If you brake for loop hikes, mountain laurel, and mountain climbs, this three-trail hike is for you. Beginning just past the entrance to the 11-mile loop road around the meadows of Cades Cove, this moderate hike showcases a variety of wildflowers and shrubs—what’s blooming just depends on altitude. The Rich Mountain Loop Trail meanders along a forest creek, stopping by a 19th-century cabin before climbing Rich Mountain. At the top, you’ll join the Indian Grave Gap Trail, which beelines east along a narrow mountaintop ridge. Look for mountain laurel here in May, and keep an eye out for flame azaleas with orange blooms in June and July. The trail then crashes down the mountain on the Crooked Arm Ridge Trail. Other flowers to watch for on this hike are galax, violets, and rhododendrons, while daffodils bloom across Cades Cove in spring.

Photo by Scott Basford
Photo of pink rhododendron by Zhen Z.

Forney Ridge Trail to Andrews Bald

  • Route length: 3.6 miles round-trip
  • When to visit: Mid-June to early July

Clingmans Dome is the highest point on the Appalachian Trail, which stretches for more than 2,000 miles on its lofty journey between Georgia and Maine. Escape the summit mayhem on the Forney Ridge Trail, which drops from the parking area into a red spruce and fir forest. The trail then climbs briefly before a final descent to the 5,800-foot Andrews Bald. Like Gregory Bald below, this treeless, high-elevation meadow is maintained as an open space by the park. The mountain-and-valley views are similarly stupendous. Typically found above 3,500 feet, Catawba rhododendrons bloom in shades of pink and lavender in mid- to late June, and you’ll also see orange flame azaleas. Blueberries ripen here in August.

Photo by Nicholas Turland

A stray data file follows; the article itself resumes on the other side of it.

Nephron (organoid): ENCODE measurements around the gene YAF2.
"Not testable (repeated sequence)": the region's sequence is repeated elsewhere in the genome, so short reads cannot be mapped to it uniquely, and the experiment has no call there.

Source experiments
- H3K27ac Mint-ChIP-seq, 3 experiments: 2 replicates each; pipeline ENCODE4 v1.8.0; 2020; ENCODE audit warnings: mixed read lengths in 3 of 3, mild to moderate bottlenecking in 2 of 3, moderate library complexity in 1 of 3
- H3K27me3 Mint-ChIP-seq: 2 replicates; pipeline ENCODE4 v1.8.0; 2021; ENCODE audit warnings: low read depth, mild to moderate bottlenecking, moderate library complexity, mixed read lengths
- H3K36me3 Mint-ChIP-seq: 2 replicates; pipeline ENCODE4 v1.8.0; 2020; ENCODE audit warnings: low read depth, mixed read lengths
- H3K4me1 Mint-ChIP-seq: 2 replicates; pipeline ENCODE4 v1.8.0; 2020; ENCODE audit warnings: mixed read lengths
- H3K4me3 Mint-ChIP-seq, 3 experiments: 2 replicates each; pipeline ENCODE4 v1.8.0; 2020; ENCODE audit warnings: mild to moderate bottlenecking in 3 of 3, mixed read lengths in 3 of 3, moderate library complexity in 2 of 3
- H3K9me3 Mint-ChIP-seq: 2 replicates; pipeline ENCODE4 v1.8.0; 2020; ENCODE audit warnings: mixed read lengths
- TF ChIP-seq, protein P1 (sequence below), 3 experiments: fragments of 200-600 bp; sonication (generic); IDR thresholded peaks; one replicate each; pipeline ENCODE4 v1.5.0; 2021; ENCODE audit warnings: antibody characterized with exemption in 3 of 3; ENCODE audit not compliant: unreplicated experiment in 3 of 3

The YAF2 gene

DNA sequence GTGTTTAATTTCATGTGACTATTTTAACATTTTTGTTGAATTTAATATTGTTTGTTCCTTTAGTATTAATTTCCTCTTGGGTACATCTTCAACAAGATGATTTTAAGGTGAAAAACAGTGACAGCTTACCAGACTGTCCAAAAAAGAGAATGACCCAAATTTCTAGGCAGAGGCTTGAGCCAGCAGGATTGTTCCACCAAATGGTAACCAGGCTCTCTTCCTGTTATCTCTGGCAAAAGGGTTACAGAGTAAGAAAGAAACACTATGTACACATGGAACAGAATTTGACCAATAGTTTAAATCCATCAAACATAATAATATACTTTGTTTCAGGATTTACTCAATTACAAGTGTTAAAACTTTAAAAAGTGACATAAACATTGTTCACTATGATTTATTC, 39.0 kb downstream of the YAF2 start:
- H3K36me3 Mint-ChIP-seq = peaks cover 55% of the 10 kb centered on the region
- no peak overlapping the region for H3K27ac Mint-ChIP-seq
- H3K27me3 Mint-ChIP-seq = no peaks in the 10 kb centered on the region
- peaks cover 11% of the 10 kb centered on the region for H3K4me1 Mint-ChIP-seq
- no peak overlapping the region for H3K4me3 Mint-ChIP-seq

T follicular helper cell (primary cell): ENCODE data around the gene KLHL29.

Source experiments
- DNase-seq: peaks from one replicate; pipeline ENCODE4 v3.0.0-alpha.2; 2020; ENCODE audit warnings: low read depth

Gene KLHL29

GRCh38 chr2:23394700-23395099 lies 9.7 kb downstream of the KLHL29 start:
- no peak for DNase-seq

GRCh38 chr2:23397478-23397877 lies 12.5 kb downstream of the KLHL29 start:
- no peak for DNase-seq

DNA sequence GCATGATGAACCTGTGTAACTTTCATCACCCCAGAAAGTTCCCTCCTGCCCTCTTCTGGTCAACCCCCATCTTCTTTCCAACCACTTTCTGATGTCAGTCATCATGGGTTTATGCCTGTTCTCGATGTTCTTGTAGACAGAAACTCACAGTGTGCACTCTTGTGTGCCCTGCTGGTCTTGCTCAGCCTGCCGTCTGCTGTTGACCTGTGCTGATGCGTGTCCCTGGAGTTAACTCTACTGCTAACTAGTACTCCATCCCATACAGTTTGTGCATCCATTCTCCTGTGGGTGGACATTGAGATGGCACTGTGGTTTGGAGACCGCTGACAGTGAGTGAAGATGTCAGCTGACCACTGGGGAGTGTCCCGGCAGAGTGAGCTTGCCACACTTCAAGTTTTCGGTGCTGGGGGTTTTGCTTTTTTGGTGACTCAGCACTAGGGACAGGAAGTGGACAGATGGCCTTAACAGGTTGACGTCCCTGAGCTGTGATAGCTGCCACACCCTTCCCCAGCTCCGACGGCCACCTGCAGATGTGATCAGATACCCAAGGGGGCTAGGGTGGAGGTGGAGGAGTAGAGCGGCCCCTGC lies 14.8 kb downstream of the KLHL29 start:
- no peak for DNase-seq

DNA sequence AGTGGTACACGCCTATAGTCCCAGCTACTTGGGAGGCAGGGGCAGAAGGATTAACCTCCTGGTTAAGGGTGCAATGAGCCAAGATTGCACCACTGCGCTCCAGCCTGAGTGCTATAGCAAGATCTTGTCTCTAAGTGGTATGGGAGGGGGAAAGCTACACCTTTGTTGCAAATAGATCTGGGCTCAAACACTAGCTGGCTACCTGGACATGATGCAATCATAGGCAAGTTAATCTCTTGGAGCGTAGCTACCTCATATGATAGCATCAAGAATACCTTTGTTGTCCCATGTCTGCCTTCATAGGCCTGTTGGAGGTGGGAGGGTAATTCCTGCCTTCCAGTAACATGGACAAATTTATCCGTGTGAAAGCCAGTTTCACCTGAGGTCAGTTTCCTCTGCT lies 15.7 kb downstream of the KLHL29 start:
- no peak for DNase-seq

Photo of mountain laurel by Heather S. at The Falls at Sewanee Creek, TN

Gregory Ridge Trail to Gregory Bald

  • Route length: 11 miles round-trip
  • When to visit: Late June to early July

This trail kicks off with a pleasant two-mile ramble through the forest along Forge Creek on the Gregory Bald Trail. Look for rhododendrons and mountain laurel blooming trailside in spring and summer. After two miles, you’ll enter an old-growth forest and start a huff-and-puff climb to the bald. Enjoy lofty views of Cades Cove from the stone outcrop above Campsite 12, then pass more mountain laurel as your ascent continues. Join the Gregory Bald Trail at five miles for the steep push to the meadow on the summit. With the flame azaleas blooming white, pink, orange, yellow, and red—and the Southern Appalachians unfurling in every direction on the horizon—this hard-won view is a showstopper. Begin at the Forge Creek Road parking area.


Photo by Tim B. at the Campgrounds at Little Switzerland, NC

More springtime feelings for you

Spring is in the air—get inspired for your next camping trip as the snow melts and the blooms are budding.

Amy writes about travel, adventure, and the outdoors from her home in Lexington, Virginia, not far from the Blue Ridge Parkway. She has written or co-written more than 50 guidebooks for Lonely Planet. Her articles and essays have appeared in Backpacker, Sierra, Southern Living, Women’s Health, the Washington Post and online at bbc.com, horizonguides.com, theknot.com, and lonelyplanet.com.